Top Tourist Spots Americans Can’t Visit
June 10, 2008 5:56 PM   Subscribe

Top Tourist Spots Americans Can’t Visit. Some will take this as a challenge.
posted by LarryC (56 comments total) 7 users marked this as a favorite

 
I can visit Cuba. *waves Canadian passport around mockingly*

LOL BAY OF PIGS
posted by SassHat at 5:59 PM on June 10, 2008 [7 favorites]


Kind of thin. Also this is wrong:

a visit to the Islamic Republic could be a risky move.

I've never been to Iran, but there are scores of anecdotes about how friendly ordinary Iranian citizens are to visiting Americans. They are savvy people who understand that the US government =! average American.
posted by Burhanistan at 6:01 PM on June 10, 2008 [1 favorite]


Four. Four places.

I hope that before I die, going to Cuba will be perfectly legal for US citizens. It's so silly.
posted by CitrusFreak12 at 6:02 PM on June 10, 2008


Plenty of Americans go to Cuba as there are few American beaches where speedos are welcome. Also, the other three places are off-limits to nearly everyone, so saying they're off-limits to Americans is sort of misleading.

Places that 75% of Americans Can't Go: somewhere where you love your President.
posted by GuyZero at 6:06 PM on June 10, 2008


I can't say I'm really that anxious to hit the beaches of Mogadishu (relaxing?) or go to a spiritual retreat in North Korea (hard to get my zen on when I have to ignore the starving North Koreans on my way there). As for Cuba, I know plenty of Americans that have gone there. Persepolis would be cool, but it's been there for over 2000 years and it can wait another decade or 2 for me to show up.

Slim pickings, this post.
posted by The Light Fantastic at 6:18 PM on June 10, 2008


I wouldn't wanna go any place that wouldn't have me anyway.

Those Cuban cigars are pretty good, though.
posted by turgid dahlia at 6:21 PM on June 10, 2008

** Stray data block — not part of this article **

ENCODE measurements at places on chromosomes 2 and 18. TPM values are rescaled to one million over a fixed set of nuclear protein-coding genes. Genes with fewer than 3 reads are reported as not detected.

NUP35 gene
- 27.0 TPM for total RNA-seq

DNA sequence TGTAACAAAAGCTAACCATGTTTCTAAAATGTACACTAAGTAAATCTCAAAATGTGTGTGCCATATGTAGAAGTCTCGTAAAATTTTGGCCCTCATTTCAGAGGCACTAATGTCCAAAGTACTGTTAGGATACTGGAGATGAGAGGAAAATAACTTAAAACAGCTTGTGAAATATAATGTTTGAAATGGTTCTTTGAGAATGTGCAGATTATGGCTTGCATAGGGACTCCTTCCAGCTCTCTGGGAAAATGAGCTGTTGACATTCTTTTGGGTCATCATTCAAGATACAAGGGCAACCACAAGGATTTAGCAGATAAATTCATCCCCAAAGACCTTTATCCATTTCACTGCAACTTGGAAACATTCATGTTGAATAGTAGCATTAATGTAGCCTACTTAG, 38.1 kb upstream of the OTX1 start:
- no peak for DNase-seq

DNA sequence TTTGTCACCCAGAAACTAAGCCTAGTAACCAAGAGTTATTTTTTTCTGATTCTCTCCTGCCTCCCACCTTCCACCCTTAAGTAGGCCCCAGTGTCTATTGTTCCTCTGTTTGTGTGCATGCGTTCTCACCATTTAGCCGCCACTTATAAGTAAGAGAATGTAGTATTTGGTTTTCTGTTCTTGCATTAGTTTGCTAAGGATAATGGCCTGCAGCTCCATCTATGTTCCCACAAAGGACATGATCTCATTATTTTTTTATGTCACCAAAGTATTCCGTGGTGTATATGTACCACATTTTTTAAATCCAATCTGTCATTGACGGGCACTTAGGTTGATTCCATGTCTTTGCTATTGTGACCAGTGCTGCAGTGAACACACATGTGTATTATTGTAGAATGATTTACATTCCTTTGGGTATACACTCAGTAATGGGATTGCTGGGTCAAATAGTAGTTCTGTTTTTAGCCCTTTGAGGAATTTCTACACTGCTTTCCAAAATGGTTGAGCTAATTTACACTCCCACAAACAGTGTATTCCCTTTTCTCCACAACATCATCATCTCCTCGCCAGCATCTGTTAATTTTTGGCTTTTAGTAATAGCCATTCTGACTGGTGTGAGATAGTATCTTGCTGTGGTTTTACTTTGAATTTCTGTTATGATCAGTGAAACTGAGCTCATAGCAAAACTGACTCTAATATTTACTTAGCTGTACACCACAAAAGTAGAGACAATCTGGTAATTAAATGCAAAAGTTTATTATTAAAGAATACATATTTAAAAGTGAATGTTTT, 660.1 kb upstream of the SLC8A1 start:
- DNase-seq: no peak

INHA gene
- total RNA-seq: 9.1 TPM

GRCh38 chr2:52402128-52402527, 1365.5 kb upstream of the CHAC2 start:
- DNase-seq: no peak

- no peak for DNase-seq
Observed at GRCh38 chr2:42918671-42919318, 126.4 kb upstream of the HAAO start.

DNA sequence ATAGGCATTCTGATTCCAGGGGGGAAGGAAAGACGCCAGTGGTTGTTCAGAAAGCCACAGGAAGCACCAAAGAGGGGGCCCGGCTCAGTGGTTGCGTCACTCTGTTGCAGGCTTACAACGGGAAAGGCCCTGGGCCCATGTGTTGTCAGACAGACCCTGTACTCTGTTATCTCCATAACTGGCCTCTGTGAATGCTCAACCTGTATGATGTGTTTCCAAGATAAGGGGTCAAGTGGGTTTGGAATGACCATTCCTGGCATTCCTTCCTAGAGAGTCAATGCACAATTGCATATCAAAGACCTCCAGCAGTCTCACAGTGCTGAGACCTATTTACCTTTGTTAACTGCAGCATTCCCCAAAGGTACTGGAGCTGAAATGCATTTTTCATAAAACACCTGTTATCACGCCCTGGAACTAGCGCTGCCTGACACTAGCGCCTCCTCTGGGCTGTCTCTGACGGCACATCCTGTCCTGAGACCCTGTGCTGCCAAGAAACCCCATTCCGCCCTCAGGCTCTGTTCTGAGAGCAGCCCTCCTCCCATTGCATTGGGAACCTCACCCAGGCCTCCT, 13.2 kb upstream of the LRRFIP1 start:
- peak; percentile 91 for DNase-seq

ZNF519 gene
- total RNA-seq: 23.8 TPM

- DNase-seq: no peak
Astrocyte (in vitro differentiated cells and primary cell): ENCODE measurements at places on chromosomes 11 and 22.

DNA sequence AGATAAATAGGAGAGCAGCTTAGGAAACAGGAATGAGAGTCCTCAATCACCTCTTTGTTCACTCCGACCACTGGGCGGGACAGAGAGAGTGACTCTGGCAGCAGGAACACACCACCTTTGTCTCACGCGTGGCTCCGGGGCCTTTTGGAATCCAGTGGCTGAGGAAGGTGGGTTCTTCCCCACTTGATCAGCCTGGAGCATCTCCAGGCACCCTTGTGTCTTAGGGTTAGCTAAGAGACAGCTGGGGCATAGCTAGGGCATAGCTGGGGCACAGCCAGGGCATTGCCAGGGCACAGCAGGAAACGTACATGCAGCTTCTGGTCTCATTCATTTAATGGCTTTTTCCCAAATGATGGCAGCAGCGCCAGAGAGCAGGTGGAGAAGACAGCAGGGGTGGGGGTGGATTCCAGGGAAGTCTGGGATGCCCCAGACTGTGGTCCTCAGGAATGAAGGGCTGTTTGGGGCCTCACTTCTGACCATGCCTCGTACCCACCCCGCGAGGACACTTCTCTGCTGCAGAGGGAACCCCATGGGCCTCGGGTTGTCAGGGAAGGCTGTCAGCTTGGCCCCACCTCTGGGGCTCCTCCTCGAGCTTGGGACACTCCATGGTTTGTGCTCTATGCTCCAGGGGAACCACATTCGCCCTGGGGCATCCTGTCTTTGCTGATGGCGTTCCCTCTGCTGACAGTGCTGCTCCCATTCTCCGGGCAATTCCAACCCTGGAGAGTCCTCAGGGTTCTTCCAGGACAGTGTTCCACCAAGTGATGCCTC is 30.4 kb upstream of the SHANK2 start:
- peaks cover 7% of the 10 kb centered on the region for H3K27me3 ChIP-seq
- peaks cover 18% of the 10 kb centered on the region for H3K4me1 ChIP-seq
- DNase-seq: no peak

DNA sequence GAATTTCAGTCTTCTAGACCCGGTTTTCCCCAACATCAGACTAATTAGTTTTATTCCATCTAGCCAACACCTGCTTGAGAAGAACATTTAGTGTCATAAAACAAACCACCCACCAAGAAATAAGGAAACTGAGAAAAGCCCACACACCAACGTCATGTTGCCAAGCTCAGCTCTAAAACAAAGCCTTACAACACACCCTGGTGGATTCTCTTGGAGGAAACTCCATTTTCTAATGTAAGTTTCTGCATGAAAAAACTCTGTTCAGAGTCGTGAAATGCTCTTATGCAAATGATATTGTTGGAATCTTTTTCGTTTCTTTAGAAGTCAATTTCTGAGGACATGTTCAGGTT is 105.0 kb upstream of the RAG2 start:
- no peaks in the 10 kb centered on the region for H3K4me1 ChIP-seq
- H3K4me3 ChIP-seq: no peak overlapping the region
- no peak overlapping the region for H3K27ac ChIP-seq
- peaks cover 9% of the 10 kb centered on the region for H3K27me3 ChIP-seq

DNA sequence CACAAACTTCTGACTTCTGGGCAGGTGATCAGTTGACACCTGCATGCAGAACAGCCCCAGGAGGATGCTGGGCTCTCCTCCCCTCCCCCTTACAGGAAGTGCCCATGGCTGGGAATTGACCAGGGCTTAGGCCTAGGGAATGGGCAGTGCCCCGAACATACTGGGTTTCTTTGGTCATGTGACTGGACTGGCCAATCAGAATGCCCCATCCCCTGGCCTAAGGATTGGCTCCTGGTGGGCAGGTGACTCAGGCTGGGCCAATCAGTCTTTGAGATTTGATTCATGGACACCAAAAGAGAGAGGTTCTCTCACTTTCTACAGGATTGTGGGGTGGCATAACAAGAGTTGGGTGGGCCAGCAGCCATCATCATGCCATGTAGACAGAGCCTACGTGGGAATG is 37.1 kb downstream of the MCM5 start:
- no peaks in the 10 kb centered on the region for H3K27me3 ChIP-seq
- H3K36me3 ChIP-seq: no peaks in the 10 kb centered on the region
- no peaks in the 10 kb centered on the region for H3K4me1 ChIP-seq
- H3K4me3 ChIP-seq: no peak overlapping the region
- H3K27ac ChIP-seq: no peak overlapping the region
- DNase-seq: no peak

Cool idea. Kinda thin on content. I suppose Foreign Policy's not exactly a travel periodical, though.

It should include some places that are possible but difficult, like, say, Bhutan. Which I understand is absolutely gorgeous and completely unique. Or maybe North Sentinal Island, where you can go, but the natives will kill you because they've never had contact with the outside world.
posted by echo target at 6:25 PM on June 10, 2008


When you're an American in Mexico, the whole Cuba embargo thing doesn't even seem like a minor obstacle.
posted by smackfu at 6:29 PM on June 10, 2008


The 2010 version of this list will have to add anyplace that one has to buy a plane ticket to get to, since most Americans won't be able to afford those by that time.
posted by Joey Michaels at 6:34 PM on June 10, 2008 [1 favorite]


turgid---
Cuban cigars are ok, but you can get plenty of truly excellent ones from other places in South America that come from Cuban seed and are manufactured by ex-Cubans.
I am eager to see Cuba, but fear that once the floodgates open all the KFCs and GapCastroKids will indelibly reduce the place to ShittyStripMall, USA.
posted by Dizzy at 6:34 PM on June 10, 2008


I read this as "repressive-scary homes several of my friends wish they could go back to someday but are really thankful to have escaped and wish their families could leave too."
posted by Tehanu at 6:35 PM on June 10, 2008


1) Hard to get in. OK.

2) "Technically illegal". Ridiculous, but also widely evaded AFAIK.

3) Anarchy. Which prevents people, including Americans, how? One gets the impression they think that Americans will only visit a country if the mall parking is good.

4) Hard to get visa. Shades of Cuban ridiculousness, but not quite the "can't visit" the title promised.

5) Dangerous place. So why isn't Antarctica on this list? For that matter, by this metric, there are places in America that Americans (of some skin color or other) "can't visit".
posted by DU at 6:42 PM on June 10, 2008 [1 favorite]


I call bullshit. Yes, you could go there and get killed, the people back home don't want you going there, and it could be difficult to get there, but I don't see anything that prevents USians from visiting. Actually, that list is practically a list of where at least a certain type of USian is most prone to go - dangerous places where they're not wanted. Show me places where they actually won't let me in, period - not where there isn't a US consulate.